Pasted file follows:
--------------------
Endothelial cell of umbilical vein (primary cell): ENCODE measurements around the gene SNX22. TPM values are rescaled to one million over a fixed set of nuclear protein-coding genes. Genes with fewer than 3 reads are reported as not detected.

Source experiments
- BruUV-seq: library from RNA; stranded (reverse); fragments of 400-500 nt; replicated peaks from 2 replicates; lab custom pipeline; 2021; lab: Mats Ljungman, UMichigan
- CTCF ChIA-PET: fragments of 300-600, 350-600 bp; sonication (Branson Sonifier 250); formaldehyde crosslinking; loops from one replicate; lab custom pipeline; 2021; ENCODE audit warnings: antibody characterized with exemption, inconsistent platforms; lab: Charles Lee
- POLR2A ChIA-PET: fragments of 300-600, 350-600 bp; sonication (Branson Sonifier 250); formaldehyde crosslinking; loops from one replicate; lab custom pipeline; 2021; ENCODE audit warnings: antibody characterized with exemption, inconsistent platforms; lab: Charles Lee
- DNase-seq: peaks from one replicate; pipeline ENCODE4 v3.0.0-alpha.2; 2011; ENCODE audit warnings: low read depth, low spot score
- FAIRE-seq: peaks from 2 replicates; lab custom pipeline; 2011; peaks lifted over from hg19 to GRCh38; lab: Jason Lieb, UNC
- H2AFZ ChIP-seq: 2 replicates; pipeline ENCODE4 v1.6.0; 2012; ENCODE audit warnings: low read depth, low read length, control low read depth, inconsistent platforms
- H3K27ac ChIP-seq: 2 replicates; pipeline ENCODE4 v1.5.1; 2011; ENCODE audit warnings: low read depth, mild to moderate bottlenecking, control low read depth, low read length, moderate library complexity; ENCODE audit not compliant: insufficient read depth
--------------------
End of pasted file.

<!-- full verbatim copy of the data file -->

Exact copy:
Endothelial cell of umbilical vein (primary cell): ENCODE measurements around the gene SNX22. TPM values are rescaled to one million over a fixed set of nuclear protein-coding genes. Genes with fewer than 3 reads are reported as not detected.

Source experiments
- BruUV-seq: library from RNA; stranded (reverse); fragments of 400-500 nt; replicated peaks from 2 replicates; lab custom pipeline; 2021; lab: Mats Ljungman, UMichigan
- CTCF ChIA-PET: fragments of 300-600, 350-600 bp; sonication (Branson Sonifier 250); formaldehyde crosslinking; loops from one replicate; lab custom pipeline; 2021; ENCODE audit warnings: antibody characterized with exemption, inconsistent platforms; lab: Charles Lee
- POLR2A ChIA-PET: fragments of 300-600, 350-600 bp; sonication (Branson Sonifier 250); formaldehyde crosslinking; loops from one replicate; lab custom pipeline; 2021; ENCODE audit warnings: antibody characterized with exemption, inconsistent platforms; lab: Charles Lee
- DNase-seq: peaks from one replicate; pipeline ENCODE4 v3.0.0-alpha.2; 2011; ENCODE audit warnings: low read depth, low spot score
- FAIRE-seq: peaks from 2 replicates; lab custom pipeline; 2011; peaks lifted over from hg19 to GRCh38; lab: Jason Lieb, UNC
- H2AFZ ChIP-seq: 2 replicates; pipeline ENCODE4 v1.6.0; 2012; ENCODE audit warnings: low read depth, low read length, control low read depth, inconsistent platforms
- H3K27ac ChIP-seq: 2 replicates; pipeline ENCODE4 v1.5.1; 2011; ENCODE audit warnings: low read depth, mild to moderate bottlenecking, control low read depth, low read length, moderate library complexity; ENCODE audit not compliant: insufficient read depth